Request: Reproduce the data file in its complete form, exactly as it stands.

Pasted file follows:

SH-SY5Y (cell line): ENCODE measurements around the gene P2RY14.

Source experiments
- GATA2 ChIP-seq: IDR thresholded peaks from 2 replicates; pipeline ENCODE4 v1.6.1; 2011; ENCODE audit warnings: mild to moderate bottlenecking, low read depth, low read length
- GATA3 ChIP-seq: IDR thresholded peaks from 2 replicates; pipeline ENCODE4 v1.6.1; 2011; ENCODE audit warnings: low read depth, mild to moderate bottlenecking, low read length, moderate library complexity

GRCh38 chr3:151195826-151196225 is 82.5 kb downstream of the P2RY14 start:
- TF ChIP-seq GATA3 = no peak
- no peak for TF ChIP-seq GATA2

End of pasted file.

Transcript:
SH-SY5Y (cell line): ENCODE measurements around the gene P2RY14.

Source experiments
- GATA2 ChIP-seq: IDR thresholded peaks from 2 replicates; pipeline ENCODE4 v1.6.1; 2011; ENCODE audit warnings: mild to moderate bottlenecking, low read depth, low read length
- GATA3 ChIP-seq: IDR thresholded peaks from 2 replicates; pipeline ENCODE4 v1.6.1; 2011; ENCODE audit warnings: low read depth, mild to moderate bottlenecking, low read length, moderate library complexity

GRCh38 chr3:151195826-151196225 is 82.5 kb downstream of the P2RY14 start:
- TF ChIP-seq GATA3 = no peak
- no peak for TF ChIP-seq GATA2